Posts Tagged ‘direct mail graphics’

Understanding how people read your direct mail can increase response

Tuesday, April 24th, 2012

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The purpose of a direct mail letter is to motivate the recipient to take a specific course of action. But to persuade the reader to take action, we must first get him or her to read our letter—or at least its key parts.

Readers typically start at the top of a direct mail letter by reading their name in the address and salutation. From here, they go to the end of the letter to see who signed the letter. After the signature, readers typically go to the P.S.Direct mail in mail box

Let’s see how we can use this reading pattern to increase response.

 

Addressing your letter

Your direct mail letter is a one-to-one conversation between the letter’s signer and the recipient, and nothing assures the recipient that your message is intended for him better than seeing his name at the beginning of the letter.

People love to see their name, and today’s technology makes it cost-effective to personalize your mailing. But when you do personalize, use title codes—Mr., Mrs., Rev., etc.—in the salutation. There’s nothing less personal than a letter beginning with “Dear Hugh Chewning.” Without a title code, the attempt to personalize seems insincere and (more…)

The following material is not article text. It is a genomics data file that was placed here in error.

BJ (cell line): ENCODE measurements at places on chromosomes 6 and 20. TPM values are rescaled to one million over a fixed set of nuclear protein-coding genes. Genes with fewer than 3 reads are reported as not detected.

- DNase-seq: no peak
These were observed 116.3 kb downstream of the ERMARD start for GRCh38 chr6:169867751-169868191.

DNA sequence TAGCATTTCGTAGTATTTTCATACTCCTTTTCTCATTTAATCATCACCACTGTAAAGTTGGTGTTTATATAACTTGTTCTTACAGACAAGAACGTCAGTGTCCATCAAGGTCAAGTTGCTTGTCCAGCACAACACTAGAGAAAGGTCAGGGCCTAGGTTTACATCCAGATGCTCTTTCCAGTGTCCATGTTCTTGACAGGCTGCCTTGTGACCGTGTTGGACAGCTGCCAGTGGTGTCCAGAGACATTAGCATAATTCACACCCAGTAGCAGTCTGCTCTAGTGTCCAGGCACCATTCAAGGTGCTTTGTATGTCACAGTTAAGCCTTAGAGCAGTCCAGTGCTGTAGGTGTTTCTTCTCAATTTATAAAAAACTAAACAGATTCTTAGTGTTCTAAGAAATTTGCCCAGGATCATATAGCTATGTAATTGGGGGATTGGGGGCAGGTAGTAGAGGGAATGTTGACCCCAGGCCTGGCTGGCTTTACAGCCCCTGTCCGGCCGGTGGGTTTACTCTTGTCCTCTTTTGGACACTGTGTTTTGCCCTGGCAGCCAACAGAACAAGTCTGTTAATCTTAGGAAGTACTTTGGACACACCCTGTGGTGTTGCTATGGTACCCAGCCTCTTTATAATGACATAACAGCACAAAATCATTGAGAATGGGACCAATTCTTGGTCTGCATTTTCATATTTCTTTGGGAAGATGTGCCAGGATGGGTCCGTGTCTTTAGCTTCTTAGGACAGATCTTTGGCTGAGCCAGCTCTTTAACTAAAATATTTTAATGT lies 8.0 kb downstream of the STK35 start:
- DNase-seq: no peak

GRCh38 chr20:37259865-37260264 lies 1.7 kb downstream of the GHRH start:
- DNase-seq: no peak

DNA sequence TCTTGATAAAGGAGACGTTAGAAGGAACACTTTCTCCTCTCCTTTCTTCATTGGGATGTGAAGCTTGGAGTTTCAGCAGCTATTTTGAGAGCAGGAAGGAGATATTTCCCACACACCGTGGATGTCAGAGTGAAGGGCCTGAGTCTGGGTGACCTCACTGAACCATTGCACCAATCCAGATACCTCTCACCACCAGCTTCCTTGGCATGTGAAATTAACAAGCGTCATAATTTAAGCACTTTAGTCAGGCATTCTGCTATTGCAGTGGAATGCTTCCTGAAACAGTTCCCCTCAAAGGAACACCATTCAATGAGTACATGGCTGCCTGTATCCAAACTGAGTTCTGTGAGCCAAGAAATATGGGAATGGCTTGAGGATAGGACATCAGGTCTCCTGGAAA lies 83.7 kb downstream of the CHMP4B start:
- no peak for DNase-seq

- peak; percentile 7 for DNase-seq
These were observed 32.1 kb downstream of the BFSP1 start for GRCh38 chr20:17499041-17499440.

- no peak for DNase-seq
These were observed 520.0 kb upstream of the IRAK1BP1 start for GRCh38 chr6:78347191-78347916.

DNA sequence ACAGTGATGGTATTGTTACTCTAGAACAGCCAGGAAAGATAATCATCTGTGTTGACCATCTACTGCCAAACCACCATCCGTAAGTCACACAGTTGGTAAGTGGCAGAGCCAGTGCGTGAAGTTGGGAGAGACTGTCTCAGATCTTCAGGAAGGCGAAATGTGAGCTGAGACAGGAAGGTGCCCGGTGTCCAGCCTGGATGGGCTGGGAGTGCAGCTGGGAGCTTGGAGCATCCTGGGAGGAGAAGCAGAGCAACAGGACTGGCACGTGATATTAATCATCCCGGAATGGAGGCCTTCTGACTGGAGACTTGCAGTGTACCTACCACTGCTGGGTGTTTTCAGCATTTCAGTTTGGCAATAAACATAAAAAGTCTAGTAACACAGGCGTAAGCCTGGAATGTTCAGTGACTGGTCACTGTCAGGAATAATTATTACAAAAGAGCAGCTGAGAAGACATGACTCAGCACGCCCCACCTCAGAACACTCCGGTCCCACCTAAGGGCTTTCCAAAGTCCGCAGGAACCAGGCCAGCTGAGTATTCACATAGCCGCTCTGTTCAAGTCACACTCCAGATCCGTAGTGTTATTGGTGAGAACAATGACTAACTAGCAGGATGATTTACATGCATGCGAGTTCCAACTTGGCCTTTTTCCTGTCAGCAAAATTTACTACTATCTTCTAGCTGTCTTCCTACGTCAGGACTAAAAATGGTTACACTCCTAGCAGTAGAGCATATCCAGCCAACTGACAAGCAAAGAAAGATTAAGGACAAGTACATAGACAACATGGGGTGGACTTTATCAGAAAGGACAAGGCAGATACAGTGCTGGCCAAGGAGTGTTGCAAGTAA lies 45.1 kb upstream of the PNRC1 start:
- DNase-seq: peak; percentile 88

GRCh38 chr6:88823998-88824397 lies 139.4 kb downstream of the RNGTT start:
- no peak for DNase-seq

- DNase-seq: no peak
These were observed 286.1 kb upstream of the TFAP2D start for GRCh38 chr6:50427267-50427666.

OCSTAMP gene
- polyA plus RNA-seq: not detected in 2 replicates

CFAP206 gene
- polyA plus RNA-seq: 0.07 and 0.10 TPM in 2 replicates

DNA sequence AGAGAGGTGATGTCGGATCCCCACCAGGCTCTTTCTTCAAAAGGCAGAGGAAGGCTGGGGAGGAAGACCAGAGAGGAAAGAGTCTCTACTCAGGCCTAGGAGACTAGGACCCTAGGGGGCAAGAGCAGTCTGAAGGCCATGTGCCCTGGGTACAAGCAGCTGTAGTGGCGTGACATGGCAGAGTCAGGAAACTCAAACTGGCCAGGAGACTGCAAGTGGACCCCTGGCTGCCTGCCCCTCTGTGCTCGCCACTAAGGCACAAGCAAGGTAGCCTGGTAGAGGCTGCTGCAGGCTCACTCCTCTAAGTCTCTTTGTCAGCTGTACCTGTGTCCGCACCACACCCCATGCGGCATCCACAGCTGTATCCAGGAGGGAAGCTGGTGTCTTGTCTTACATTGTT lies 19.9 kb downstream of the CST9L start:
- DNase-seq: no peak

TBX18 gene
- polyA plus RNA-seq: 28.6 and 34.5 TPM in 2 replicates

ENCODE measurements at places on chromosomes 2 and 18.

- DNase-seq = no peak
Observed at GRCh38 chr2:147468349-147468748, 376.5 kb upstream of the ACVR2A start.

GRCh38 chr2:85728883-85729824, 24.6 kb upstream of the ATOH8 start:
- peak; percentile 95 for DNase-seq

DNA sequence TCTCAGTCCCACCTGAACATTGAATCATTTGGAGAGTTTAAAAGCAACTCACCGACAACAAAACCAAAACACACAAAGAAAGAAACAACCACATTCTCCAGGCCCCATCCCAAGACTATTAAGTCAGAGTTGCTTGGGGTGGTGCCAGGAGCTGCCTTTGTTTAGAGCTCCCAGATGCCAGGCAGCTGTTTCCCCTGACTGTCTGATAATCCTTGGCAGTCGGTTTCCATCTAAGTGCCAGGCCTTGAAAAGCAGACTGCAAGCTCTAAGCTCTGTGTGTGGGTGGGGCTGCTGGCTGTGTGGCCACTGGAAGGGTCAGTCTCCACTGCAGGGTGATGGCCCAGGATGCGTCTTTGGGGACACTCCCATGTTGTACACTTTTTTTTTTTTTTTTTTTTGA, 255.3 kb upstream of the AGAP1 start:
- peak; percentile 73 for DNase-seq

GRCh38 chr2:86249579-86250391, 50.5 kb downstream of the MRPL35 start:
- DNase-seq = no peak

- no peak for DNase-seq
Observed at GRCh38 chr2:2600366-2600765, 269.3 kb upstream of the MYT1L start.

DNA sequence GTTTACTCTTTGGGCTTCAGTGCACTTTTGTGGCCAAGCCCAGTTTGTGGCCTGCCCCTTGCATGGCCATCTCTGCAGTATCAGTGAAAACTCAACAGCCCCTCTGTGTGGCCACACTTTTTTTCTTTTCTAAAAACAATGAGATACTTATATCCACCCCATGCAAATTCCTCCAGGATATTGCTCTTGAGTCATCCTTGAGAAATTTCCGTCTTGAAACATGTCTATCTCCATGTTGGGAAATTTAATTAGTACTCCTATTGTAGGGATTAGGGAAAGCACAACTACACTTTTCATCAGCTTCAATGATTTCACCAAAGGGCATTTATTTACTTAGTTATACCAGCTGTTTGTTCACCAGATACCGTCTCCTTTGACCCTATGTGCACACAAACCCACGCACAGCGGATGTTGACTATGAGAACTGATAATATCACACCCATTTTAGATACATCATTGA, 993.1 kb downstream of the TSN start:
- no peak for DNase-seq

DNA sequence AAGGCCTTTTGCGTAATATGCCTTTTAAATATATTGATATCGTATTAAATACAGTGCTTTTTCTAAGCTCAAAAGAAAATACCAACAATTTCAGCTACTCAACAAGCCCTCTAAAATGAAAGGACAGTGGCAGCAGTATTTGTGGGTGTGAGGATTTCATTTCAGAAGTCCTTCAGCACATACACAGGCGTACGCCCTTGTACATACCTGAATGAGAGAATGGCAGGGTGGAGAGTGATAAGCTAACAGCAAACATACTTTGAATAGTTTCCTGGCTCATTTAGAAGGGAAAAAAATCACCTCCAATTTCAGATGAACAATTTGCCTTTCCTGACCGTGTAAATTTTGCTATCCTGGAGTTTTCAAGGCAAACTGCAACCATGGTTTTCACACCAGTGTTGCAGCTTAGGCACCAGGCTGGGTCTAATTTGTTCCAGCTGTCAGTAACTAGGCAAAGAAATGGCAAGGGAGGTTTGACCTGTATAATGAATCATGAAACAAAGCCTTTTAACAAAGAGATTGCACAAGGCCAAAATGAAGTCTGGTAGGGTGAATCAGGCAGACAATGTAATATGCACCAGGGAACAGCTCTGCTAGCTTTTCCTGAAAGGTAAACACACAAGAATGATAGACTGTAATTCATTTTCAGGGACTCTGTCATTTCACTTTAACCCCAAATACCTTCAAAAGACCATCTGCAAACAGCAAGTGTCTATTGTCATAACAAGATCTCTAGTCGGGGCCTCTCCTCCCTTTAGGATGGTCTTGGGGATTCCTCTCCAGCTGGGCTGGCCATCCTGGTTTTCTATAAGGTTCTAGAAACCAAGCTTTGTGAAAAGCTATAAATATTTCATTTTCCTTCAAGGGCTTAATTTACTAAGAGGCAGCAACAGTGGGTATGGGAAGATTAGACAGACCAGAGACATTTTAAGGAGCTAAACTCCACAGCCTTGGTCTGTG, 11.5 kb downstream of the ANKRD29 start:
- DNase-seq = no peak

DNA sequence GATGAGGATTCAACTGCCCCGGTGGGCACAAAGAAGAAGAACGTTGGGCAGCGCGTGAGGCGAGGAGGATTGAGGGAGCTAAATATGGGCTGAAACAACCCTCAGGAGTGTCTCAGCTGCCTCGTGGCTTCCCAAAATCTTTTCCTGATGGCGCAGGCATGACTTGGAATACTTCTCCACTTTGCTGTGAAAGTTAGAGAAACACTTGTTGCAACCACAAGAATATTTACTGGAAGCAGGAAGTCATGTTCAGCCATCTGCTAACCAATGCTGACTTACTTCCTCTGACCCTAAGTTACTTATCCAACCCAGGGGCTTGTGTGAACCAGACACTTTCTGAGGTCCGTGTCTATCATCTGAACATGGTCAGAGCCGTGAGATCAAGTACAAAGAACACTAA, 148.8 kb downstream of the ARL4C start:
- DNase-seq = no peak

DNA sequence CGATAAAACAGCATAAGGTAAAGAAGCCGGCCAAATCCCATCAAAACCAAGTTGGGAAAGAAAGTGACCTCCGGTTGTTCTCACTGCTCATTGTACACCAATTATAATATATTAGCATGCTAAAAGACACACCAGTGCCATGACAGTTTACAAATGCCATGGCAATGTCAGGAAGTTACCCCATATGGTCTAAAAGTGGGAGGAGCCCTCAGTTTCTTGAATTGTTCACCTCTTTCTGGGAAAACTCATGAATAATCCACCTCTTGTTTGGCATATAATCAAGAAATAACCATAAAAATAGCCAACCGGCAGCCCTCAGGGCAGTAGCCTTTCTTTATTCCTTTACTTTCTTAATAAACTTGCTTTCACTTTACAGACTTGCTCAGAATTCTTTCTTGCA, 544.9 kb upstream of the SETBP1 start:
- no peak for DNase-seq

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How to Make Your Direct Mail More Readable and Achieve Greater Response

Thursday, August 11th, 2011

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Too often, we receive direct mail that’s offensive to the eye.

Big blocks of text crowd the page. Narrow left and right margins choke the life from the words. And small sans serif type makes the copy difficult to read.

Visually, these letters are uninviting.

Tips to Increase Readership

Tips to Increase Readership

Graphic designers may love the look of grey-colored type, but readers need text printed with high contrast. Illustrations and graphics can enhance a mailing, but when overused they pull the reader’s eye in so many directions that it’s virtually impossible

What might appeal to someone’s sense of design doesn’t necessarily help the reader. And with only a few seconds to capture the reader’s attention, any distraction to the eye flow can doom the mailing.

Even when you mail award-winning copy with an offer that meets the recipient’s every need, few people—even those who respond to your mailing—will read the entire direct mail letter. But when you follow a few proven techniques, you can lead more readers to the letter’s most (more…)

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How to Kill a Perfectly Good Direct Mail Offer*

Tuesday, June 28th, 2011

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Direct mail is a sales medium. We use it to sell ideas, products and services. And like any other form of sales, its success is based on trust.

Regardless of how much the prospect may value your offer, if he or she doesn’t trust the person attempting to make the sale, it’s not going to happen.

In direct mail, our salesperson is the letter signer. And to establish trust we use testimonials, money-back guarantees and clear, straightforward language.

By definition, an asterisk “indicates omission…”